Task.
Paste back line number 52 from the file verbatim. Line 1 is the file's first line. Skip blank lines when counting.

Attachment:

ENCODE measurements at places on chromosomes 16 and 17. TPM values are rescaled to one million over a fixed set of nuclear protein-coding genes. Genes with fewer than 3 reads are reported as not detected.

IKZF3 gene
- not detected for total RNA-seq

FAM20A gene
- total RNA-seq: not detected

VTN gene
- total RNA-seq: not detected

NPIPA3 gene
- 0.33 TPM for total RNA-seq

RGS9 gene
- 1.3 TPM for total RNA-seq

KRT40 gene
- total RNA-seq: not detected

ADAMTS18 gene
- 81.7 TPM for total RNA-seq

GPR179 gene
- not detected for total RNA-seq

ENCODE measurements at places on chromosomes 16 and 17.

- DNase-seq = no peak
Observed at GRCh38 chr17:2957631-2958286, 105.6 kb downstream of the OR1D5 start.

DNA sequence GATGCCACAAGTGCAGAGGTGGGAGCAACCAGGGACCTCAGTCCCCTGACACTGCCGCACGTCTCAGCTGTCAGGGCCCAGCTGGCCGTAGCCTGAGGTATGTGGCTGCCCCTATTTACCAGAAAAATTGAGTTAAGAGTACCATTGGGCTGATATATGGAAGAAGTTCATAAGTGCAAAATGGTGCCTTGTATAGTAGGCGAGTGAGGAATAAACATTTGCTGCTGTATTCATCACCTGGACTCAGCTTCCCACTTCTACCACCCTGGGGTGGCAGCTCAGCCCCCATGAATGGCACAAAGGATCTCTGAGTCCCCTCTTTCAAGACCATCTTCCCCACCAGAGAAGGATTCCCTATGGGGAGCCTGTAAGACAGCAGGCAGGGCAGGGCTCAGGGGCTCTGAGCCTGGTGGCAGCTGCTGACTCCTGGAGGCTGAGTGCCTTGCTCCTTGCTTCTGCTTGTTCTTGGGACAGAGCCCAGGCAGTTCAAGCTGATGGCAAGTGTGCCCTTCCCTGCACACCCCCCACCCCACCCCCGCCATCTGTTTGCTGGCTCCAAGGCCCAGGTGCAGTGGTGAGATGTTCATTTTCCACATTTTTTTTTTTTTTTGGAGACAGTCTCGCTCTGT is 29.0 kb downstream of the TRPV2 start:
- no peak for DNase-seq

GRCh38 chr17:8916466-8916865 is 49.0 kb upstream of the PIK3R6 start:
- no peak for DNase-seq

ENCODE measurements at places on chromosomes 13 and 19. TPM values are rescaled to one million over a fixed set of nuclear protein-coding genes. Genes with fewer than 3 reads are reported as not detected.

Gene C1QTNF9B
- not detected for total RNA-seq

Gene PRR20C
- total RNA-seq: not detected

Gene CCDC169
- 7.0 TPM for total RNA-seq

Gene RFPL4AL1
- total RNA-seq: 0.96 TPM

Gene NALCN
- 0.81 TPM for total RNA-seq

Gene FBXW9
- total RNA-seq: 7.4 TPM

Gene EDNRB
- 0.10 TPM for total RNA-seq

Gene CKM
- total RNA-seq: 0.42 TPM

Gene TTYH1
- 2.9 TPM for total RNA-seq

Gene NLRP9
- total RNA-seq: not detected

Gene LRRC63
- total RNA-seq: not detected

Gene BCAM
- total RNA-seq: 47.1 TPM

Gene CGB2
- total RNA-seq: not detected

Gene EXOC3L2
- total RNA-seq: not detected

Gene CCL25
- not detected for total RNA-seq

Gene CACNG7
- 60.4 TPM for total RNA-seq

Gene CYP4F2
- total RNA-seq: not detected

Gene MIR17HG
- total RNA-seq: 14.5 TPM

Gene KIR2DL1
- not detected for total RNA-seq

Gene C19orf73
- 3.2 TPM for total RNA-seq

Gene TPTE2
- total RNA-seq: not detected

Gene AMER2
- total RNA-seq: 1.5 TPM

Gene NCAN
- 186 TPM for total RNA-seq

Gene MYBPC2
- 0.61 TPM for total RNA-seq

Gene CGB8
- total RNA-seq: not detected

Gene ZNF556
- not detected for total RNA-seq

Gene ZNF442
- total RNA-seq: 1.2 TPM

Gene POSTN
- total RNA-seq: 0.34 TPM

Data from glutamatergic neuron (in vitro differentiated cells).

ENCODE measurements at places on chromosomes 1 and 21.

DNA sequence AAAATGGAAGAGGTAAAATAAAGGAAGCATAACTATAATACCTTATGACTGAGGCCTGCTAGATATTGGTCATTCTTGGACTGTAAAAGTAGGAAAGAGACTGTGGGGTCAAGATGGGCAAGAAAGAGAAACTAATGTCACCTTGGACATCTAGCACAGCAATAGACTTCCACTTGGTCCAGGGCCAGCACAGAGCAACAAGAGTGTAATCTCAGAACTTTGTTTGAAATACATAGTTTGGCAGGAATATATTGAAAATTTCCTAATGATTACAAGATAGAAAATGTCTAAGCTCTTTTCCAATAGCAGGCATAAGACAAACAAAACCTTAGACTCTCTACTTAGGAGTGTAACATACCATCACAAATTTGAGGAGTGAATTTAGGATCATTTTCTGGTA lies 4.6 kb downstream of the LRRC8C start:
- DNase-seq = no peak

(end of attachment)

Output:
Gene EXOC3L2